U.S. Defense Secretary

Lloyd Austin,

speaking to reporters at Ramstein Air Base in Germany on Tuesday, said “any bluster about the possible use of nuclear weapons is dangerous and unhelpful.”

A funeral for a member of Ukraine’s territorial defense forces in Bucha, outside Kyiv, on Wednesday.



Photo:

Justyna Mielnikiewicz/MAPS for The Wall Street Journal

Mr. Austin met with defense officials from more than 40 countries in Germany and said that the U.S. and its allies would continue to meet Ukraine’s needs, adding that the stakes of the conflict “reach beyond Ukraine and even Europe.”

President Biden is scheduled to speak about the war in Ukraine on Thursday, the White House said.

Russia’s Federal Security Service, meanwhile, said Wednesday that two Russian citizens were detained as they were allegedly preparing to sabotage a transport-infrastructure site in Belgorod. The agency said the suspects were supporters of Ukrainian nationalists and had sent data about Russian servicemen participating in Moscow’s military operation in Ukraine to the Kyiv-based Peacemaker, a website that publishes the personal information of people who allegedly commit crimes against Ukraine and the country’s national security.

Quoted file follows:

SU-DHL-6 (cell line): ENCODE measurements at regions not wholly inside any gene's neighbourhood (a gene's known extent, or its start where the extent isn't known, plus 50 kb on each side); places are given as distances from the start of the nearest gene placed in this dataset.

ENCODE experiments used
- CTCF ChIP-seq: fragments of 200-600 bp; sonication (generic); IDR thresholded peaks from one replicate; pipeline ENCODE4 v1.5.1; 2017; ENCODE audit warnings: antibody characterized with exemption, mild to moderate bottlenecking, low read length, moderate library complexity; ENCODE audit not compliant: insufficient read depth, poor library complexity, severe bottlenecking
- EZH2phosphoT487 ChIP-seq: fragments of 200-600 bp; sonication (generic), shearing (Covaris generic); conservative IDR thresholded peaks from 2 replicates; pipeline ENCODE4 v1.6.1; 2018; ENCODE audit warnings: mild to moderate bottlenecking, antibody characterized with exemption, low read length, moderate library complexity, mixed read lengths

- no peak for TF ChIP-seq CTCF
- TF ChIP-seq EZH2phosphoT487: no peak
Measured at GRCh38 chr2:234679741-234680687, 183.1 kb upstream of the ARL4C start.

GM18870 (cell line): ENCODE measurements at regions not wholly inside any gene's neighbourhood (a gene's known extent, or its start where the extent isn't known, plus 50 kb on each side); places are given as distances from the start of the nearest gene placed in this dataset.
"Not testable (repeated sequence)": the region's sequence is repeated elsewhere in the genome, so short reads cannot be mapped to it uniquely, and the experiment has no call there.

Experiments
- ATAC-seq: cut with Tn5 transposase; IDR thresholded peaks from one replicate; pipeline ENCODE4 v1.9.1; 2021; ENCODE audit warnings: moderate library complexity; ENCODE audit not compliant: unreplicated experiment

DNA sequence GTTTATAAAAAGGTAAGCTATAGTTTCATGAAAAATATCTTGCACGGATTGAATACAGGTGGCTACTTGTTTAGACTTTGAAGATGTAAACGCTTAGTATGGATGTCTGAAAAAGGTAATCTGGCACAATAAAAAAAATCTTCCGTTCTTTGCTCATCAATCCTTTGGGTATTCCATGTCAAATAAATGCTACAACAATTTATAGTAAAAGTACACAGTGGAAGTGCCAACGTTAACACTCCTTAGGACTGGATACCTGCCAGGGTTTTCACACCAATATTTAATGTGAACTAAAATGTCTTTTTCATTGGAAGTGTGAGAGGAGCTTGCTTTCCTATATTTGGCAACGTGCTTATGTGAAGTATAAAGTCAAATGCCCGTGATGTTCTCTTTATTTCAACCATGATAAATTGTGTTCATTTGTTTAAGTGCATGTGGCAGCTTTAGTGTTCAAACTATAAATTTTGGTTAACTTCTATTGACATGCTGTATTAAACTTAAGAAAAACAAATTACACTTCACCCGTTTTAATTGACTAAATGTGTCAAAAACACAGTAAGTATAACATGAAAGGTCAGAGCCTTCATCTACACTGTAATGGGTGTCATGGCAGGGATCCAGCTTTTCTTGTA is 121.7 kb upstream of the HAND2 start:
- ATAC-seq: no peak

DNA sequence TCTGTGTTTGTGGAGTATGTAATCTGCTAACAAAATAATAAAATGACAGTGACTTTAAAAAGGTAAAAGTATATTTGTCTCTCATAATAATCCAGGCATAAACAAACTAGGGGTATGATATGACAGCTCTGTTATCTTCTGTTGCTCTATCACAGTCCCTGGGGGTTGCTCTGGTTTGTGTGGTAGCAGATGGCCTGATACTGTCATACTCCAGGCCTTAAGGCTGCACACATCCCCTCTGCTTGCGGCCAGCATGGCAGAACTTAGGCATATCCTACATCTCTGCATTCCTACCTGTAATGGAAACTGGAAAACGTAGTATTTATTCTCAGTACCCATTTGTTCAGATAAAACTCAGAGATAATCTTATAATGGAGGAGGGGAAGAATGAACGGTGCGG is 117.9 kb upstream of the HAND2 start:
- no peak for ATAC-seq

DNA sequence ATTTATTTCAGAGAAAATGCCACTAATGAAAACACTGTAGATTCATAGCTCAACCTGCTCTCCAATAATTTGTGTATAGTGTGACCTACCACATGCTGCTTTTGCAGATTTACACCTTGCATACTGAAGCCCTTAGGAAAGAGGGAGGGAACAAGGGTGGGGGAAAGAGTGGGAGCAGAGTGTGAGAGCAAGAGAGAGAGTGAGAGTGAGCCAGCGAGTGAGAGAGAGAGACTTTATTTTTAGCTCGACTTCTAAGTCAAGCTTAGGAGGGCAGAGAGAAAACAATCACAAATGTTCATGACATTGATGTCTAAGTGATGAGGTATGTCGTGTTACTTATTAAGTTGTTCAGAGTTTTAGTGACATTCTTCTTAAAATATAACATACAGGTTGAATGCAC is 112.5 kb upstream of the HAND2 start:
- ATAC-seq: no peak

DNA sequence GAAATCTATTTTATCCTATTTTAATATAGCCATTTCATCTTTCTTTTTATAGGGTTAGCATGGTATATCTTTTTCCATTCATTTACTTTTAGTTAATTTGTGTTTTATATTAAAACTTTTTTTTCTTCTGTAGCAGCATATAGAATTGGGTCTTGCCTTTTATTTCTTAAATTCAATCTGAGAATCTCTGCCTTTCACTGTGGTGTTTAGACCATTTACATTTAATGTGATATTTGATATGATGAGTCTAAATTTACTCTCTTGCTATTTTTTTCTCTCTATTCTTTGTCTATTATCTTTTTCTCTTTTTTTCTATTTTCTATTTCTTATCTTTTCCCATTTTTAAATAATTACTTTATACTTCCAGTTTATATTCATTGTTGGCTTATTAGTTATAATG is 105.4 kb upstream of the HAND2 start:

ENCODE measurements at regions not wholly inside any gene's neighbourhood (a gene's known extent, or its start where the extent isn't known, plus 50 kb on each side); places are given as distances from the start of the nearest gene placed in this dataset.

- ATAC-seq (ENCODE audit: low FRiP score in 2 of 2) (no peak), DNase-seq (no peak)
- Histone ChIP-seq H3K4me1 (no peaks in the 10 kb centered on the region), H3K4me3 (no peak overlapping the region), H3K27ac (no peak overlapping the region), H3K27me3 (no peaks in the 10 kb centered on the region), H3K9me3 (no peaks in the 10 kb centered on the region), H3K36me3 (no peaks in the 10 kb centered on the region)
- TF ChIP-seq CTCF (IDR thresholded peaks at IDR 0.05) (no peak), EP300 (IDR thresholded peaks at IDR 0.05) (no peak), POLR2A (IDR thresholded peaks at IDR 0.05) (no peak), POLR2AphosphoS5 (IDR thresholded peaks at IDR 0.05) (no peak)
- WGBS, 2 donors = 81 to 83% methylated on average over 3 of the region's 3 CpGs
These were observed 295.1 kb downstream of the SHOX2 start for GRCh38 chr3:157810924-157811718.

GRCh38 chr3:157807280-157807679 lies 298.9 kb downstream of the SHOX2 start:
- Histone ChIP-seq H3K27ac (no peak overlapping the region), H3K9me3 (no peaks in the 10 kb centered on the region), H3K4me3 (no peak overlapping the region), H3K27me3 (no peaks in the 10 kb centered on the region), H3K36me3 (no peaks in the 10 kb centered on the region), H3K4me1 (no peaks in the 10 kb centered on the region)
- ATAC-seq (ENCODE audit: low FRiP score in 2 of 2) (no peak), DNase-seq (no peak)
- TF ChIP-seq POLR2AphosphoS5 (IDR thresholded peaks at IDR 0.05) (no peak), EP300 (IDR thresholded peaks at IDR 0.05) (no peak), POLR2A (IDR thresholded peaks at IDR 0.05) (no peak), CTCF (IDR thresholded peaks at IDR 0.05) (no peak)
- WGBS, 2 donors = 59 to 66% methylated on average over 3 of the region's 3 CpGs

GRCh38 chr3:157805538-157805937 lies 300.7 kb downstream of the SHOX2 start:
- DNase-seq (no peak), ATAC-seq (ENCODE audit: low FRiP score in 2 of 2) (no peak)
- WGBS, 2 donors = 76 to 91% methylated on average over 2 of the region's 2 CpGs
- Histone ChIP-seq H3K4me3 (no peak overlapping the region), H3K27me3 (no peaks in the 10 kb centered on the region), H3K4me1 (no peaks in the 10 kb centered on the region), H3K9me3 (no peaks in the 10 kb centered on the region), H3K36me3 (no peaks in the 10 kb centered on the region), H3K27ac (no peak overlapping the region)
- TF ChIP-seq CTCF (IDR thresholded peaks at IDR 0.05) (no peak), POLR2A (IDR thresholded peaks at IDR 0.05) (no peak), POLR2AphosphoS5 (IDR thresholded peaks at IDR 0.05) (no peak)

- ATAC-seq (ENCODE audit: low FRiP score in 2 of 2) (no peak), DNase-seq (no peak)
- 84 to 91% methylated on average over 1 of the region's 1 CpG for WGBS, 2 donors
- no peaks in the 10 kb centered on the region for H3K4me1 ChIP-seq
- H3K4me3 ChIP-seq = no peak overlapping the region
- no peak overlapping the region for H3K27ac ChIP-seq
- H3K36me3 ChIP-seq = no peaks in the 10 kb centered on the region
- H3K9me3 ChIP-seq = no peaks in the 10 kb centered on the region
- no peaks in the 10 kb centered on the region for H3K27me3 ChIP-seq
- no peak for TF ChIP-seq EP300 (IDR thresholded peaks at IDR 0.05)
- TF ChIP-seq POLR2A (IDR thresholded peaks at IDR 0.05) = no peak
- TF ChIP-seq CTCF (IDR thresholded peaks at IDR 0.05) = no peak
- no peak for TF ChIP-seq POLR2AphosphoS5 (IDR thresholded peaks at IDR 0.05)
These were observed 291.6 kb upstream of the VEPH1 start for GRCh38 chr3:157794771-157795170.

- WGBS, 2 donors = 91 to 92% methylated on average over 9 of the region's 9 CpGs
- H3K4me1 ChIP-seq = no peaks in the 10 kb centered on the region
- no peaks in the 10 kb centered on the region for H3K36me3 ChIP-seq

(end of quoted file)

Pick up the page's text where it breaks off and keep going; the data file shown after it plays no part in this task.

The Wall Street Journal couldn’t independently verify the agency’s report of an attempted sabotage.

Russia’s Defense Ministry said Wednesday that its forces had launched high-precision, long-range sea-based Kalibr missiles at the southeastern Ukrainian city of Zaporizhzhia, where they destroyed hangars at an aluminum plant containing a “large batch of foreign weapons and ammunition supplied by the U.S. and European countries for Ukrainian troops.” Russian defense officials said their air force hit 59 military facilities in Ukraine overnight, while Russian air-defense systems shot down 18 Ukrainian drones and a Ukrainian tactical Tochka-U missile. Russia’s claims couldn’t be independently verified.

A worker inspected a damaged building in Irpin, Ukraine, on Wednesday.



Photo:

Justyna Mielnikiewicz/MAPS for The Wall Street Journal

The U.K.’s Defense Ministry said Wednesday that Russian air power is primarily focused on southern and eastern Ukraine, providing support for Russian ground forces as they gradually advance. “Russia has very limited air access to the north and west of Ukraine, limiting offensive actions to deep strikes with stand-off weapons,” it said.